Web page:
MrMazibisa, rightly concedes that there is merit in the confirmation of the part of the provisional order that requires the respondents “to keep their peace and not disturb operations.” The applicants in essence seek an interdict barring 1st, 2nd, 3rd and 4th respondents from interfering with the proper running of their medical practice. In this regard the applicants’ papers show a clear right on their part, a well founded
fear or apprehension that their practice will be harmed by these respondents and that there is no other adequate remedy open to them - Setlogelo v Setlogelo 1914 AD 221; Knox D’Arcy Ltd & Ors v Jamieson & Ors 1995 (2) SA 579; Sanachem (Pty) Ltd v Farmers Agri-Care (Pty) Ltd & Ors 1995 (2) SA 781 (A); Bull v Minister of State Security & Ors 1987 (1) SA 422 (ZH) and Gosschalk v Rossauw 1966 (2) SA 476 (C). I will confirm the provisional order in such a way that there is a balance of the competing interests at play in this matter.
Before I conclude the matter I propose to deal with a complaint raised by Mr Mazibisa on behalf of his clients. He said that the respondents are not happy with “some of the words used to describe the respondents and their actions”. The words complained of were not detailed. The words complained of are seemingly the following- “lawlessness, thuggery and terror”, “unionism by terror”, “not through terrorist tactics and intimidation”, “from thugs in our midst.” Counsel who was instructed by Mr Tshuma, for the applicants authored these words. He did not appear before me. This is very strong language. Without detailed submissions I can only discourage the use of such strong language especially in the field of labour relations when emotions are usually high. Although we are not dealing here with obscene language, I think what MARAIS JA said in Shoprite Checkers (Pty) Ltd v Bumpers Schwarmas CC and Ors 2003 (5) SA 354 (SCA) is helpful. The learned judge stated unequivocally that freedom of speech was a valuable constitutional right but that it did not extend to the use of obscene language in courts of law. If public respect for courts of law, which is vital to the functioning of a free and constitutional state, was to exist the use of coarse and lavatorial language in court proceedings would contribute nothing towards earning and preserving that respect. The learned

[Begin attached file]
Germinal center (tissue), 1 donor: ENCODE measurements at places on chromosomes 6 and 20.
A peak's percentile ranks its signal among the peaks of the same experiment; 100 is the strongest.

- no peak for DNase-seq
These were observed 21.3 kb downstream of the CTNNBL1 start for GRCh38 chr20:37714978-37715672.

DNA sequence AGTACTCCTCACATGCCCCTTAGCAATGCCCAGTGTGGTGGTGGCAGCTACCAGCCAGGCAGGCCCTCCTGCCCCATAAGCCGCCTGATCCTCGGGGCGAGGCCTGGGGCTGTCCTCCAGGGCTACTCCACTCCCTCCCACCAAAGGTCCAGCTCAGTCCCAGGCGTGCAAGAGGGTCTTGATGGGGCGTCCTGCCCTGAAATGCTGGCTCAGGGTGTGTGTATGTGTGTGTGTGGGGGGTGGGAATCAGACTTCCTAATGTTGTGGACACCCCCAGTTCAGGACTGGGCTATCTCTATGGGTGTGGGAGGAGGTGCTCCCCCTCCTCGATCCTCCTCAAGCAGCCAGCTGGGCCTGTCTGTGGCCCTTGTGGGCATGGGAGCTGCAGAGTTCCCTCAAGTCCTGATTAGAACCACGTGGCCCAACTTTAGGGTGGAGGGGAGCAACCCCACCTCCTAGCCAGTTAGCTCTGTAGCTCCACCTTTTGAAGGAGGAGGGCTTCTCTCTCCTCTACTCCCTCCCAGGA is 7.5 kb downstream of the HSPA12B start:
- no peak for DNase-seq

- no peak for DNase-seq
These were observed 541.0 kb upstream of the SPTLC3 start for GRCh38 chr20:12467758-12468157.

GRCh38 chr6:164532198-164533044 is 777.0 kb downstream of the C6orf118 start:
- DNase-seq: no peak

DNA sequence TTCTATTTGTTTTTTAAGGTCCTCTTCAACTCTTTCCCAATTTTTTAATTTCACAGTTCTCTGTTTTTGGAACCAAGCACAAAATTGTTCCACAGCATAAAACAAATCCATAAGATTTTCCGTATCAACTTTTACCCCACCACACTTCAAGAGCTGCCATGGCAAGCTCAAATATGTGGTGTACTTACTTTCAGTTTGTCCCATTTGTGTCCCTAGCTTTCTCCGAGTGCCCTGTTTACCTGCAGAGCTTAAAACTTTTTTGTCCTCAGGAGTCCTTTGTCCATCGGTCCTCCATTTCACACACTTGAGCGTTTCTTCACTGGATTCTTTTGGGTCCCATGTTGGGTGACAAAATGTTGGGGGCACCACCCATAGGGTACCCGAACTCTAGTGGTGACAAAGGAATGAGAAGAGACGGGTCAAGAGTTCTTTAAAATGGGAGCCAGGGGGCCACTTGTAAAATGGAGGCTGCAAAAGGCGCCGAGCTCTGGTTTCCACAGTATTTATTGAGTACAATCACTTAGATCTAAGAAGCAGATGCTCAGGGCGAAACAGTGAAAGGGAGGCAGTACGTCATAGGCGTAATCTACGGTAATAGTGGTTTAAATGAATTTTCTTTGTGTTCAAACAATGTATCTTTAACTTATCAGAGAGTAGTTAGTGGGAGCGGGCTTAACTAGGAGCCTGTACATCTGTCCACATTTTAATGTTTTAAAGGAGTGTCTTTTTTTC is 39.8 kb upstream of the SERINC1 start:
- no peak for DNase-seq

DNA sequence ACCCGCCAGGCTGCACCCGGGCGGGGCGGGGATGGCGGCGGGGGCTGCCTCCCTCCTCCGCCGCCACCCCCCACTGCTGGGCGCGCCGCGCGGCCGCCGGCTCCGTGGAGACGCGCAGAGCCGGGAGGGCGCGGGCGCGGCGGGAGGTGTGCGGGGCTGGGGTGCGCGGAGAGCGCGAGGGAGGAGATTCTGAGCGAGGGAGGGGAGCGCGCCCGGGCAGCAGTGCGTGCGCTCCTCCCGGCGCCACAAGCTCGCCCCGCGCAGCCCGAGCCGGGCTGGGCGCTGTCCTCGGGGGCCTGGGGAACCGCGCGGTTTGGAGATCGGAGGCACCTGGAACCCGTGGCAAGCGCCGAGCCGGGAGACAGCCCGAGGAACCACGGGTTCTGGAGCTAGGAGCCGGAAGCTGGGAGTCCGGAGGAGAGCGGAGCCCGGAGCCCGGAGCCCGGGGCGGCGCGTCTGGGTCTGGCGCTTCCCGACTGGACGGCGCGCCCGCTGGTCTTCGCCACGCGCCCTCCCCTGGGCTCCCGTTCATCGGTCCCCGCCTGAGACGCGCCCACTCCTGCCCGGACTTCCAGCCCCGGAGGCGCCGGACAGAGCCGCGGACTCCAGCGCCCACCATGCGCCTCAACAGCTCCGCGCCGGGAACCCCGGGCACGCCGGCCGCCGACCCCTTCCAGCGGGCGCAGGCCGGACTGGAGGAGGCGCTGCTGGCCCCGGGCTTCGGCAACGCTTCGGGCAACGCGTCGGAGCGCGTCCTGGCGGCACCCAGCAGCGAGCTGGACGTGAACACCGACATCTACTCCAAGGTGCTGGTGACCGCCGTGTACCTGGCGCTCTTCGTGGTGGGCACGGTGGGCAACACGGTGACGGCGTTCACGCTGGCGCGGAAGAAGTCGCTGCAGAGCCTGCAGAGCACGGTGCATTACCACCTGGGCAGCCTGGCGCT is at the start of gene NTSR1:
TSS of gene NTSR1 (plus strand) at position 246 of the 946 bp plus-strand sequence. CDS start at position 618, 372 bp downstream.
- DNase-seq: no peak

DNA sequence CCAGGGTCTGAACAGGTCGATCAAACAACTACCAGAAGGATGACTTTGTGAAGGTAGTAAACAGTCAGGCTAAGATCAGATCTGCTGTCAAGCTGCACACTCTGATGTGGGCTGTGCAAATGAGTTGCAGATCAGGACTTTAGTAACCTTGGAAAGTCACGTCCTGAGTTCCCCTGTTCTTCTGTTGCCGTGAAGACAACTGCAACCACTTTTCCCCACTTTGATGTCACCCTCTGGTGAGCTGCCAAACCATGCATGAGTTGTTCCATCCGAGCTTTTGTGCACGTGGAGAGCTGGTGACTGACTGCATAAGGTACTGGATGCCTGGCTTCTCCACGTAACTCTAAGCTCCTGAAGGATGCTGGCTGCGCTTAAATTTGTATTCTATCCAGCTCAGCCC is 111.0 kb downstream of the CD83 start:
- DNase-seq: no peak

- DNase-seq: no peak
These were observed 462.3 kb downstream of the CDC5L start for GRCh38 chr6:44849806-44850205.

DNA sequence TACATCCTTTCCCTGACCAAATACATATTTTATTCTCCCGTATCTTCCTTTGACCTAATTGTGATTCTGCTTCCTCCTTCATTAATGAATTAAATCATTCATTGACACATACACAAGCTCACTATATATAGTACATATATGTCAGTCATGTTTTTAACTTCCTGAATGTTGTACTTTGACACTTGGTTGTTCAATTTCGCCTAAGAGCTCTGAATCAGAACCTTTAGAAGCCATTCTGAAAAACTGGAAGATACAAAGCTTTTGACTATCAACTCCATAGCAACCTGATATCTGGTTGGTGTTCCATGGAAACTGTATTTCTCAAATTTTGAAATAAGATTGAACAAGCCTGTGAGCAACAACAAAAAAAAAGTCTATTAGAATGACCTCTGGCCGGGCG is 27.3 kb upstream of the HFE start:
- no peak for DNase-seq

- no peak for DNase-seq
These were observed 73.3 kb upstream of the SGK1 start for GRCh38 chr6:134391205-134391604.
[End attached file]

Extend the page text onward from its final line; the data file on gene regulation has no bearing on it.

judge of appeal further stated that we live in an egalitarian age and modes of speech in court proceedings which are less than refined are to be expected, but there are limits to what should be tolerated in a court of law. All I can say, (in the absence of submissions in this regard) is that officers of the court need to tone down their language.
I, therefore, order that:-
The provisional order granted in case number HC 2518/2003 be and is hereby confirmed with costs in the following terms – “The 1st respondent and its officers and employees together with 2nd , 3rd and 4th respondents be and are hereby interdicted and prohibited from in any way, at Galen House, 93 Josiah Tongogara Street, Bulawayo, carrying on any activity of a nature likely to disturb peace or interfere with the proper running of the applicants’ medical practice.
The purported agreement between applicants and respondents annexure “E” to the applicants’ founding affidavit be and is hereby declared to be null and void and of no legal effect with respondents bearing the costs.
The counter application in case number 2734/2003 is granted in favour of all the applicants who are nursing sisters as follows:
The suspension of applicants by respondents on the 1st November 2003 be and is hereby declared, with costs, to be null and void and of no legal force and effect. These applicants are individually declared to be re-instated as respondents’ employees with full pay and benefits until their contracts of employment are lawfully terminated. The application by clerical and general staff be and is hereby dismissed with costs.
Webb, Low & Barry,applicants’ legal practitioners
Cheda & Partners, respondents’ legal practitioners